The Beach Dream

Contributor: Phillip Donnelly

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In the dream, he was a she.
He had the frame of a young girl, thin and fragile, but the body had no face. He, or rather she, or it, or whatever, was walking along a rocky beach in late Autumn. The sun set, turning the sky a dark red, like the embers of a forgotten fire.
She knew she was looking for something but did not know what. There was a dreamy emptiness to her quest, but also the will to continue.
She could make something out near the water's edge and cautiously approached the bobbing figure, wondering what it could be.
The sound of the waves washing against the shores grew. It became magnified and distorted and each wave began to cry. Each wave was soured with the bitter spite of all little girls, each wave's curl was twisted by the crashing malice of a child’s hate.
The sun, which had been setting, rose again and began to burn with a new midday intensity, its rays now beating in time with the waves' girlish laughter.
The grey sand turned black and oily, swallowing the dreamer’s feet. The boy who dreamed he was a girl wanted to run away, but couldn’t get her feet out of the slimy black quicksand. The more she struggled, the deeper she fell.
She stopped moving and felt her sense of will start to ebb and flow into the will of the tide.
The figure she had seen in the water was being swept towards her. As it got nearer, she could begin to distinguish some of its features. It was a little over a foot in length, and almost rectangular in shape. Whatever it was, it was floating. It grew closer, inch by inch, and the rest of the world began to fall out of focus and dissolve.
She could see the strands of long brown hair floating on the water, like a thousand tiny sea worms, all moving independently of one another. She could also make out a navy school uniform of some kind, but it was tattered and the sun and salty water had left it partly bleached.
One shoe remained, but the other had been removed by the tide, revealing a tattered sock, with a bloated yellow foot and blackened nails underneath.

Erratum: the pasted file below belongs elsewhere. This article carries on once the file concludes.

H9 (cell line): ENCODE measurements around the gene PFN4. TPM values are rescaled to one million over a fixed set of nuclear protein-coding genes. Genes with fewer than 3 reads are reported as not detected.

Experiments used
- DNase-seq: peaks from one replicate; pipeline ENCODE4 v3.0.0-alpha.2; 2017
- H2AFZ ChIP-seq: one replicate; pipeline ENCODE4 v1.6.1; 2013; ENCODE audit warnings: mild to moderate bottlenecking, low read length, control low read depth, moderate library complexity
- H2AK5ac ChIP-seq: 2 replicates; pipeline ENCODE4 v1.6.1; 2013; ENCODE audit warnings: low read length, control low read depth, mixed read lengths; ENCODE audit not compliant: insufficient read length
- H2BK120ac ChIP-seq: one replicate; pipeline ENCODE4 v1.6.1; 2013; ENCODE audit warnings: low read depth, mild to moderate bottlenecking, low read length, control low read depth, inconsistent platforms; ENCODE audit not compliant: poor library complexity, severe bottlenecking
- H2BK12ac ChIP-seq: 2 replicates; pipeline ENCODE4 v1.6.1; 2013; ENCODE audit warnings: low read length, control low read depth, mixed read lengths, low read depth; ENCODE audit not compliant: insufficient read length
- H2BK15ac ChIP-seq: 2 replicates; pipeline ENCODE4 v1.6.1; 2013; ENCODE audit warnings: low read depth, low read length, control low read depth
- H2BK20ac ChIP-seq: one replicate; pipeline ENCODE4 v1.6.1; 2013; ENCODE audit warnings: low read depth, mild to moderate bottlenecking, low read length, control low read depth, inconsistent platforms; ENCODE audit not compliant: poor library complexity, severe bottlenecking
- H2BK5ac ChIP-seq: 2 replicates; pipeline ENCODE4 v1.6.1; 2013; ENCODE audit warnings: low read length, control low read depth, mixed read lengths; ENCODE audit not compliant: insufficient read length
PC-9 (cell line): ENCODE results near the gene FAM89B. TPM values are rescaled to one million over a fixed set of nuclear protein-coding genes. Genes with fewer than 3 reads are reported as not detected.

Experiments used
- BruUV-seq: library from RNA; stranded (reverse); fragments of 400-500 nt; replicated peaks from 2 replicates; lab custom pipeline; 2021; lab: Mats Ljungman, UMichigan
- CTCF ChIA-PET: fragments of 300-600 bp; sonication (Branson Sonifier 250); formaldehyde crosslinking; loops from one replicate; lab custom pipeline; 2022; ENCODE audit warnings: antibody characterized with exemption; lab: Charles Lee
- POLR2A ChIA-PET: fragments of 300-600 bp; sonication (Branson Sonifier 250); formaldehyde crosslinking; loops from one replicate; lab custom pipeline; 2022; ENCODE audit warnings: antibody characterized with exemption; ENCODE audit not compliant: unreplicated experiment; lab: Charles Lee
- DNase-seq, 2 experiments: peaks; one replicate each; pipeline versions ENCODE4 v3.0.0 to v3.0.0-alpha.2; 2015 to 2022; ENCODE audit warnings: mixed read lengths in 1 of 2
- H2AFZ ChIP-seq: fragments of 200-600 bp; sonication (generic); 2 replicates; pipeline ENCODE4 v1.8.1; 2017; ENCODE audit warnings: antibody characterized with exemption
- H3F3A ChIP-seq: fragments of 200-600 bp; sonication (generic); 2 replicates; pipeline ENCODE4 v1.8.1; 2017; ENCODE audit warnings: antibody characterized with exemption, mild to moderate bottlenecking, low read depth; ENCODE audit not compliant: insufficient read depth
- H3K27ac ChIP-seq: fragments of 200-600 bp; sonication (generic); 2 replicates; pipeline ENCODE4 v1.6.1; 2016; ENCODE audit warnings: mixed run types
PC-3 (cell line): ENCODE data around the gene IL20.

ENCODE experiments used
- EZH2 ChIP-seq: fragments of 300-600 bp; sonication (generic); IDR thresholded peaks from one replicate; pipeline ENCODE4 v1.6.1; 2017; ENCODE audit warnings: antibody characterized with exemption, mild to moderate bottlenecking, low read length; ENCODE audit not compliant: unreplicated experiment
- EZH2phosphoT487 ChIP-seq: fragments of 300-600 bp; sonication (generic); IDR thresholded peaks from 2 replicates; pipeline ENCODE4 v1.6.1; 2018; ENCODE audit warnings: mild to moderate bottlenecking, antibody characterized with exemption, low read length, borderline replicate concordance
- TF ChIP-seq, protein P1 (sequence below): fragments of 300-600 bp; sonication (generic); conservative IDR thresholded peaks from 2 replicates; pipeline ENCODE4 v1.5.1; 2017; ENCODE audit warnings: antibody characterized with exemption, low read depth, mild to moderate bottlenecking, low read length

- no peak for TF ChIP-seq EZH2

Entirely against her will, she turned the floating corpse over.
What had once been a young girl's face stared at her through eyeless sockets. Maggots squirmed in the bloody holes and the child's skin had been stretched and so totally disfigured as to be unrecognisable. It had become a ghoulish mixture of blue and purple, but with the faintest hue of yellow underneath. Septic fluid seeped from her ears, and a large grub poked out of the hole where her nose used to be.
Despite the visage, the dreamer’s attention became fixated on one of the child's ‘hands’, part dog’s paw, part eagle's claw. On one side, white fur was soaked and matted, but on the other, it had yellow scales, some of which had fallen off, revealing bloody flesh. Twisted talons jutted out of the rotten flesh and gripped something fiercely.
She tried to unfasten the dead girl's grip, but she didn't have the strength. It was as though the girl had died through the effort of holding onto whatever was inside her claw, and not even death could make her release her grip.
The dreamer wanted to leave but couldn't. She did not remember where her home was, or who she was, or if indeed she was a she or a he. The answer to these questions was wrapped up in what the dead girl was holding.
“We know not what we are, nor what we do,” a ghostly voice whispered, and then a thousand wavelets giggled ringlets of contempt.
The sun suddenly disappeared and was replaced by a full moon. A billion stars came into being and waited. The girl’s hand opened, revealing the skull of a foetus.
Without warning, the dead girl jerked her head towards the dreamer in a strange mechanical way. The dreamer flinched at the sound of the bones clicking into and out of place as she made raven-like spasmodic movements with her head.
What was left of the girl's mouth slid into a sickening smile, a slimy grimace. Her open cavernous mouth contained no teeth and no tongue--only a hole that seemed to lead to infinity, and to the hell that lies beyond it.
A mournful but raspy voice emerged from the gaping hole. It was an adult female voice, a voice that had once been human, but would never be so again: a voice moving from sadness to despair.
When it spoke it felt as though all other noises on the beach had vanished.
"I am mother, child, future and past
I am the waves, the tide and the sea
I am all and you are nothing
And now not even time is yours”


With a sharp intake of breath, the dreamer awoke...
And then he died.

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Phillip Donnelly grew up in Dublin but has spent most of his life teaching English as a foreign language in various countries and continents. He currently lives in Hong Kong. He has had several short stories published in ezines, including one at Weirdyear, Proppland, and has also written three novels and several travel books. He is currently trying to interest publishers in his latest noel, Kev the Vampire.
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